Thanks to HB0019 and SF0111, there is a discussion under way about the use of alternative currencies, primarily digital, here in our state.
I am happy to see this discussion, especially since it means opening up Wyoming to a possibly new industry of technological innovation. It would be a great accomplishment if we can attract businesses without throwing hundreds of millions of taxpayer dollars after them.
As for the hopes that many people have of establishing a digital currency as legal tender in Wyoming, in other words an alternative to the dollar, there are a few obstacles in the way. I am not opposed to that idea per se - some alternative currency systems have proven successful, such as the British LETS system - but it is important to know the potentials as well as the limitations, of such a system.
The potentials first. Obviously, trade taking place in an alternative currency is not liberated from the laws of the United States or of Wyoming. However, it can help people get around some of the institutional hurdles associated with the U.S. dollar. For example, you can create a credit system that is independent of the recording practices used in the traditional banking system. In theory, this is possible with dollars as well, but for institutional reasons the alternative currencies tend to be door openers for this type of institutional innovation.
Institutional innovation is an essential part of a free-market economy. It keeps the economic system and its agents on the alert. If we have a financial system that is getting stale because of old age and lack of competition, trade in an alternative currency can be the starting point of an invigorating challenge to an institutional status quo.
Another potential benefit of wider use of digital currencies is that they are not as easily forfeited. To the best of my knowledge, so far there have not been any fraud cases in bitcoin. There is a limit to what fraud protection a digital currency can offer, but there is a credible argument being made for these alternative means of payment based on their higher fraud deterrent threshold.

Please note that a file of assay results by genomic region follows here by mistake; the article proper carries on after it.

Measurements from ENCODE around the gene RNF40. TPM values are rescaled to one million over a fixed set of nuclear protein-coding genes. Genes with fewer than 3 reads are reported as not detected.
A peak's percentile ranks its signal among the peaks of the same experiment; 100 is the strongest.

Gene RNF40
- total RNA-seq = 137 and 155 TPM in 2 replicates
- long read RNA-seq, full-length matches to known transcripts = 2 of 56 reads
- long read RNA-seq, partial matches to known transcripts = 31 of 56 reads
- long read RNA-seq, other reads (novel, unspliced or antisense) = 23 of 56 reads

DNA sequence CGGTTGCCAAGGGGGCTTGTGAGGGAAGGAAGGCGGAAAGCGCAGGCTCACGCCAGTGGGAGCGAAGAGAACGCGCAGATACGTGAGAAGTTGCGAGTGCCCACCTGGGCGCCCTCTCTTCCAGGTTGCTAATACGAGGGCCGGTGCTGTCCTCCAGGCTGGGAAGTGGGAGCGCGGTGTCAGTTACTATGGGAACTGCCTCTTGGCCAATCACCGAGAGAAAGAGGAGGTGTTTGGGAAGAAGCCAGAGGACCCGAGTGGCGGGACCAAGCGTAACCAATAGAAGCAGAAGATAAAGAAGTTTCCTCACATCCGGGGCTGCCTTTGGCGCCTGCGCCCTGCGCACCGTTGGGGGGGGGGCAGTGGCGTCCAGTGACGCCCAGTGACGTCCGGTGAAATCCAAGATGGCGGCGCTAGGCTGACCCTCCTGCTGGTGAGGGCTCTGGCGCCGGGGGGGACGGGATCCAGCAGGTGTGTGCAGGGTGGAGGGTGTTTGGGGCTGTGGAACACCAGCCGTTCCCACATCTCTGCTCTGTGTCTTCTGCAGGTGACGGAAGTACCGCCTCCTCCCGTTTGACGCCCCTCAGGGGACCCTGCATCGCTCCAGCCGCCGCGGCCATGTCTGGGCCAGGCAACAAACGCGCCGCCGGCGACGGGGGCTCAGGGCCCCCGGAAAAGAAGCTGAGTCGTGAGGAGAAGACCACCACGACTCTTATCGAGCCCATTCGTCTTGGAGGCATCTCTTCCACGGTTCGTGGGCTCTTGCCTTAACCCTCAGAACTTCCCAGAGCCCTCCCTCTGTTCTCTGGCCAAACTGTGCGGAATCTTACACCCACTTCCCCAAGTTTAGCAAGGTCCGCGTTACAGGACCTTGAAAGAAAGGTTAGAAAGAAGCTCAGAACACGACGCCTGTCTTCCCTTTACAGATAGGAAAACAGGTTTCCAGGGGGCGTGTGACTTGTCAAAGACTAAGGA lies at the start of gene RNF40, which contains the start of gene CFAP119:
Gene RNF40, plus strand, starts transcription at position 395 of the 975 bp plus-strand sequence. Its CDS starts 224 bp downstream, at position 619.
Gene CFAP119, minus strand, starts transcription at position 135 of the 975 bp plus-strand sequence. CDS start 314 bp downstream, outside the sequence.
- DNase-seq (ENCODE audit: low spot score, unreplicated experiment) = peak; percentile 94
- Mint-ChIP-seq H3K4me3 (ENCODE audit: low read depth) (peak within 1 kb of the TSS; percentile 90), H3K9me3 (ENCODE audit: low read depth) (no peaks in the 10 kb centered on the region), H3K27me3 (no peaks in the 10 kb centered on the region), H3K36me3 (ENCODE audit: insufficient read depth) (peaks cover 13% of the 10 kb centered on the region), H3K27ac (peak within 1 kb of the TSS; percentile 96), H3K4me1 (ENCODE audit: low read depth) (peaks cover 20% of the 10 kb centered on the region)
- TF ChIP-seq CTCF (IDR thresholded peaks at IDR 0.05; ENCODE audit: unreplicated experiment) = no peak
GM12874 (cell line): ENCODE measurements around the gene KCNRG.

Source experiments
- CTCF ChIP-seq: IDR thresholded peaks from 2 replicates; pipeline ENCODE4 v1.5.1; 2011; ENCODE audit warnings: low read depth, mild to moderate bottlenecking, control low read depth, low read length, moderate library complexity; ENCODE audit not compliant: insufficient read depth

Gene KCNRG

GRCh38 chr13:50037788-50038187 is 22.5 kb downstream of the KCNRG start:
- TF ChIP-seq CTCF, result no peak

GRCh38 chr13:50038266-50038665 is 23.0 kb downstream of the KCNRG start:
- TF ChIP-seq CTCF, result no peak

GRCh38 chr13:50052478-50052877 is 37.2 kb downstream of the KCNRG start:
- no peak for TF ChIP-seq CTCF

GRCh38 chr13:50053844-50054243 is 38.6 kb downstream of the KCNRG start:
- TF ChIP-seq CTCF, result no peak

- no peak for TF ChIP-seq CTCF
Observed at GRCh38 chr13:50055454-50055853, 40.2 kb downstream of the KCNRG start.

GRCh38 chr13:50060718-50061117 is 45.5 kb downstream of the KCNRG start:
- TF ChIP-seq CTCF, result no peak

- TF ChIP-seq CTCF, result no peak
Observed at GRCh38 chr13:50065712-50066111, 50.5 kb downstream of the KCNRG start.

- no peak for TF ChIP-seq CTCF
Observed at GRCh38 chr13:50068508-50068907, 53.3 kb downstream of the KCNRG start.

There are also some drawbacks or risks that we should not look away from. The most important problem is currency inflation. To illustrate this point, let us look at a schematic of the market for bitcoin, under the assumption that bitcoin became frequently used in regular economic transactions. Figure 1 shows the supply curve of bitcoin as per the algorithm that defines the "mining" of new bitcoins. By design, the slope of the supply curve is supposed to flatten out completely by an already known date.
Figure 1 also has a demand curve. Suppose that, so far, there has been a reasonable long-term balance between bitcoin demand and supply. Then, as bitcoin hypothetically takes of as a currency of transaction, demand soars; because of the deterministic flattening of the supply curve, we rapidly end up with excess demand for bitcoin:
Excess demand for a currency drives up its price - and since a price is always relative in nature, this is the price in U.S. dollars.
By definition, we now have an exchange rate between the dollar and the bitcoin. All other things equal, the exchange rate is going to rise, appreciating the value of the bitcoin, as demand grows. Here, we run into the same type of problem as we have with existing currencies when there is a big shift in the exchange rate. Bitcoin holders will be wealthier in dollars, but it will also become cheaper for everyone to buy products denominated in dollars.
For example, suppose a computer made by Hakkapeliitta in Finland is sold for 8,000 Finnish markka, and the markka-to-dollar exchange rate is 8:1. Suppose a computer built by Dell in Texas costs $1,000. The two computers are now priced equally on the Finnish market (again, all other things equal). Suppose, now, that a surge in demand for dollars drives up the exchange rate to 9:1. If Dell wants its $1,000 for its computer, it is going to have to charge 9,000 markka; the option is to keep the price constant and only take home $889.
By the same token, suppose Plumber Pete charges his customers in bitcoin and Plumber Paul charges in dollars. The exchange rate is 8:1 when Pete offers to put in new pipes in your house for 1,000 bitcoins and Paul offers to do it for $8,000. Since you have $8,000 to spend, the means of payment is of less importance; what matters is entirely the quality of the work. If Pete gets the job, you buy 1,000 bitcoins for your $8,000 at no transaction fee.
Suppose, now, that the exchange rate rises to 9:1. All of a sudden, your $8,000 can only buy 889 bitcoins. Pete has to cut his price, or lose out to Paul.
Over time these exchange-rate and transaction costs issues are taken care of by a functioning market. It would take a carefully crafted regulation-free market to make that happen, where government gives no preferential treatment to either currency.
Which brings us to another problem with a new currency: its status with government. If Pete the Plumber is successful in selling his services at bitcoin prices, as things are today he still faces the problem of paying his taxes and fees in U.S. dollars. So long as government gives preferential treatment to the dollar, accepting no other currency for tax payments, it is unrealistic to see bitcoin reach quite the same status as the dollar.
That said, if we can create a functioning market for bitcoin with the same liquidity as we have in the dollar market, it is probably only a matter of time before bitcoins (or whatever alternative currency we are talking about) will become acceptable as means of tax payments.
There is more to be said about this, but let us make do with these basics for now. More later.